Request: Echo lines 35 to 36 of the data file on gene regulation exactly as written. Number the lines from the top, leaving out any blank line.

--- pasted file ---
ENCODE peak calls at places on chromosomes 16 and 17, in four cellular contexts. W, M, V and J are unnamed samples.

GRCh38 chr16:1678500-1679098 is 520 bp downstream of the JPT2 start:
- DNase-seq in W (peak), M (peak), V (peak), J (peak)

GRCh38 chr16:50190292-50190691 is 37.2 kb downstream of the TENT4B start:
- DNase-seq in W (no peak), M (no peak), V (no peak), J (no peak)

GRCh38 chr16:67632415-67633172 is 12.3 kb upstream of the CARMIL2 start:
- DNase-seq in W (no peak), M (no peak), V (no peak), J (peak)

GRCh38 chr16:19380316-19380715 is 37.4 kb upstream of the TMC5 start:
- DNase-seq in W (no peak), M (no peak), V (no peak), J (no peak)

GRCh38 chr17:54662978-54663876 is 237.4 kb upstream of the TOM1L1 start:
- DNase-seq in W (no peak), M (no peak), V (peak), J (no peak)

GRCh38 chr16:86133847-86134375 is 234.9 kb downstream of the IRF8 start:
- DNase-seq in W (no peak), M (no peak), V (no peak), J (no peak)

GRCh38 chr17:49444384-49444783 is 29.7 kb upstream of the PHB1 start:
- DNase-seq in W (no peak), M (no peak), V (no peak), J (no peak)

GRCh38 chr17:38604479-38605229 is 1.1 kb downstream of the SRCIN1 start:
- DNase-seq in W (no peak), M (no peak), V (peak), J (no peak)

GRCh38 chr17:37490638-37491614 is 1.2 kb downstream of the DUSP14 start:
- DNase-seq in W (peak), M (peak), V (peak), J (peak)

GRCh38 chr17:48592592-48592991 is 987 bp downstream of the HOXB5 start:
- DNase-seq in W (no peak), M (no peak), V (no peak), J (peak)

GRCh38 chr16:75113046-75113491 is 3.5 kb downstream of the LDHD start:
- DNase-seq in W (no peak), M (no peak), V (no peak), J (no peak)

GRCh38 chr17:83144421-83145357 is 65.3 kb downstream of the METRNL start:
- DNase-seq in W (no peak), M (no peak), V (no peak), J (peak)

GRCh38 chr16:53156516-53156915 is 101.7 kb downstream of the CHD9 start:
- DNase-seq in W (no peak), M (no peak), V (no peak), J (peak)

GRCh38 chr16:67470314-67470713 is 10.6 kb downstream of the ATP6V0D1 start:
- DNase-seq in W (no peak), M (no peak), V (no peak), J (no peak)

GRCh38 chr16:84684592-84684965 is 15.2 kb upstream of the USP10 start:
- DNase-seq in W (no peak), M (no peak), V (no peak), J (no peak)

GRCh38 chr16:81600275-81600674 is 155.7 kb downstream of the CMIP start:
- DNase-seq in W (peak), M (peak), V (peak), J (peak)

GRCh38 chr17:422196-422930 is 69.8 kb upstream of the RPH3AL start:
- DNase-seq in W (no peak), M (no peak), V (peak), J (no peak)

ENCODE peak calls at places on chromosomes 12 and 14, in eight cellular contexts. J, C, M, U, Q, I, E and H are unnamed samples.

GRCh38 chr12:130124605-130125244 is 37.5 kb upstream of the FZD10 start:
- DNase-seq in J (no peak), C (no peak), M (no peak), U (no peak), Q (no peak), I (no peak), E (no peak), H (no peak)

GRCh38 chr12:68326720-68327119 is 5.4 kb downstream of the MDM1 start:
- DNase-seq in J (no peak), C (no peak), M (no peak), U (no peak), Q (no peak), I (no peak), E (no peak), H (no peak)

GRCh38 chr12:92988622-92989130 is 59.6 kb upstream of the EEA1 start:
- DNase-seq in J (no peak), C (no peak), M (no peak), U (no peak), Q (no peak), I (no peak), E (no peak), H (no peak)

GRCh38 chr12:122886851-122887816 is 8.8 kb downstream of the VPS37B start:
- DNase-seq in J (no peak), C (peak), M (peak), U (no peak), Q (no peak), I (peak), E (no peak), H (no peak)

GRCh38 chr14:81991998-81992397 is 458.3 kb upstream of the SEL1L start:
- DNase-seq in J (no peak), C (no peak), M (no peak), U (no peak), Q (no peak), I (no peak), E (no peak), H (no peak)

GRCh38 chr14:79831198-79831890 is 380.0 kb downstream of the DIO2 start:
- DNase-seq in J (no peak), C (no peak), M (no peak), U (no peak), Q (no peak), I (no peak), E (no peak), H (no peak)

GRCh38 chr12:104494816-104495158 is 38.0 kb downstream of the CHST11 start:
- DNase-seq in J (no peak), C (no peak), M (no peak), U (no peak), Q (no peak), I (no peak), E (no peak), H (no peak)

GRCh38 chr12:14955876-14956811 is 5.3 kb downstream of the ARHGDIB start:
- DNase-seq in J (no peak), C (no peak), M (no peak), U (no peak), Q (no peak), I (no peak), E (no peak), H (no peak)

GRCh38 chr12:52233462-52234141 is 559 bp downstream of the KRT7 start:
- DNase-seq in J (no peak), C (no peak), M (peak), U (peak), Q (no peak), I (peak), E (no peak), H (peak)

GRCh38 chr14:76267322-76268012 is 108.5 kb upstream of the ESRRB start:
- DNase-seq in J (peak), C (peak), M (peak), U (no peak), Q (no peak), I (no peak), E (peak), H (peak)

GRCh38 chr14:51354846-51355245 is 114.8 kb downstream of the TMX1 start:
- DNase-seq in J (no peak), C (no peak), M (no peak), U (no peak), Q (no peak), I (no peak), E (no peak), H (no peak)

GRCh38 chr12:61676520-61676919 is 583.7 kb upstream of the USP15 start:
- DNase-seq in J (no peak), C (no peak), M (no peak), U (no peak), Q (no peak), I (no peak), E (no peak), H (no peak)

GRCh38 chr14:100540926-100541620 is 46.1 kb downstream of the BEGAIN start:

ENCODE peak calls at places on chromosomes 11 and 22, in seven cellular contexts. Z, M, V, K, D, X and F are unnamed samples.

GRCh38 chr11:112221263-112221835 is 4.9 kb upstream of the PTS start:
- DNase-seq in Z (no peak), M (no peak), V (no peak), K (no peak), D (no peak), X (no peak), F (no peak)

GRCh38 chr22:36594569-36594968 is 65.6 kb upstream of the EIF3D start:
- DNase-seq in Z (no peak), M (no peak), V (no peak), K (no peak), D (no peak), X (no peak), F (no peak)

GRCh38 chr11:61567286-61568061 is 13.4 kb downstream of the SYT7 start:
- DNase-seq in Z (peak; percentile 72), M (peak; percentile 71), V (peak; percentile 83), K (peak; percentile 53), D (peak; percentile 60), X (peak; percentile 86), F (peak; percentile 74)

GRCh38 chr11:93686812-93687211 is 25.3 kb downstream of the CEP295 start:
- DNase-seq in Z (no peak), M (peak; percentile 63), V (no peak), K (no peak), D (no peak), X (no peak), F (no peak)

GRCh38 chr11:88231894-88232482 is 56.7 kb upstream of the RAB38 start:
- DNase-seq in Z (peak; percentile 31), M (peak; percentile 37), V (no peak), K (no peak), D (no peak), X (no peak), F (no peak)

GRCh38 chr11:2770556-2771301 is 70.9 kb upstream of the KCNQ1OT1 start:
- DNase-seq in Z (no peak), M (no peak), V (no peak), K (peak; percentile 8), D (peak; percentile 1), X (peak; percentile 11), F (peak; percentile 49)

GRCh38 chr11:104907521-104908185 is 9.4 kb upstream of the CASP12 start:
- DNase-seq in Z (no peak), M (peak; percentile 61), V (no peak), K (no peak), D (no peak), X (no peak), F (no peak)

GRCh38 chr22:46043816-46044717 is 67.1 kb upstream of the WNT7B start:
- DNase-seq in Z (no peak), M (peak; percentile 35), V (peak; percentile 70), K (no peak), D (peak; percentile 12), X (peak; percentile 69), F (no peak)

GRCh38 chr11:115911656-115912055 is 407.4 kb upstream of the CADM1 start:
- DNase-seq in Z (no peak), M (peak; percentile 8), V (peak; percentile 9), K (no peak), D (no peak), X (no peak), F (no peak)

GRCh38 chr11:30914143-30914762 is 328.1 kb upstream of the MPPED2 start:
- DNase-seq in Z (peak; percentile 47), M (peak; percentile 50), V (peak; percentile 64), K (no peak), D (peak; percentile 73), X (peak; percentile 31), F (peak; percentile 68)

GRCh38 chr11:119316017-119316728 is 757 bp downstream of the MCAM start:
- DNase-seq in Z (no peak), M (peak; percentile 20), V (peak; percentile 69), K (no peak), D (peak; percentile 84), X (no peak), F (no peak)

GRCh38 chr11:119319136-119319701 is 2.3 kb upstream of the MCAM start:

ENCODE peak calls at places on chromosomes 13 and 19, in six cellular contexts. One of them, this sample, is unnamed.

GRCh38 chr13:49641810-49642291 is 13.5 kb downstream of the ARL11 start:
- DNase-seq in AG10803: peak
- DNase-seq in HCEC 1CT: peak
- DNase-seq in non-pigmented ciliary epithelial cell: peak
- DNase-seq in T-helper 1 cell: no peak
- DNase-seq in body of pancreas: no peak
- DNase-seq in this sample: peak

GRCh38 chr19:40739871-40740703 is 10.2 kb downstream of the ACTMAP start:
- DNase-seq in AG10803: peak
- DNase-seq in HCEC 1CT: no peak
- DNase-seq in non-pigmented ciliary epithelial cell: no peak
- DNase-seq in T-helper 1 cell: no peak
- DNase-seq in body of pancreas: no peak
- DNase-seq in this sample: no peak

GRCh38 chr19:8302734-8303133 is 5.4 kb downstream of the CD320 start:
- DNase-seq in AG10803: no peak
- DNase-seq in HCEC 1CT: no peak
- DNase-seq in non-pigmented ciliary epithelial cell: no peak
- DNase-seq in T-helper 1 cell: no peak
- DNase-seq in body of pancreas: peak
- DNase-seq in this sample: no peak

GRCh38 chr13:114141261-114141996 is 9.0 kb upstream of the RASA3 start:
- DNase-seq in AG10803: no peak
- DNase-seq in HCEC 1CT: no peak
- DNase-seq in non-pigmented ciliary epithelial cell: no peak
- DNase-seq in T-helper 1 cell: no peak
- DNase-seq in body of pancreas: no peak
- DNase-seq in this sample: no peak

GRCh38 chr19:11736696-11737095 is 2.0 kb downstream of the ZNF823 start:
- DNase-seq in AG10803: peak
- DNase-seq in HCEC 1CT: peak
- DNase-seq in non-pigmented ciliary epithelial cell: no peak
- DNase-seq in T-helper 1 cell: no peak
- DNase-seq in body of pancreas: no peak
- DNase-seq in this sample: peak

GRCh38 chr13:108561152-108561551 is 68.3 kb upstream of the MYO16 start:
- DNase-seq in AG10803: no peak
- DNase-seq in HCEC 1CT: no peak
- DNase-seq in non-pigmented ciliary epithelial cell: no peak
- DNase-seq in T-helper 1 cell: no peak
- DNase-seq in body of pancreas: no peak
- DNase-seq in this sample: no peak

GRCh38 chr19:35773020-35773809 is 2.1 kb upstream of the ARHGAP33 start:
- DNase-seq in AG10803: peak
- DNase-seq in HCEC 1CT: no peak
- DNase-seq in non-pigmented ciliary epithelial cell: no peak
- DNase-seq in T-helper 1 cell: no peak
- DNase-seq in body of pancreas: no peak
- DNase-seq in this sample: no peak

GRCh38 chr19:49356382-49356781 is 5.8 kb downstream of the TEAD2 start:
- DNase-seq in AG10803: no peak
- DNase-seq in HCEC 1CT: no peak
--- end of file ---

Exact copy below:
- DNase-seq in W (no peak), M (no peak), V (peak), J (no peak)

ENCODE peak calls at places on chromosomes 12 and 14, in eight cellular contexts. J, C, M, U, Q, I, E and H are unnamed samples.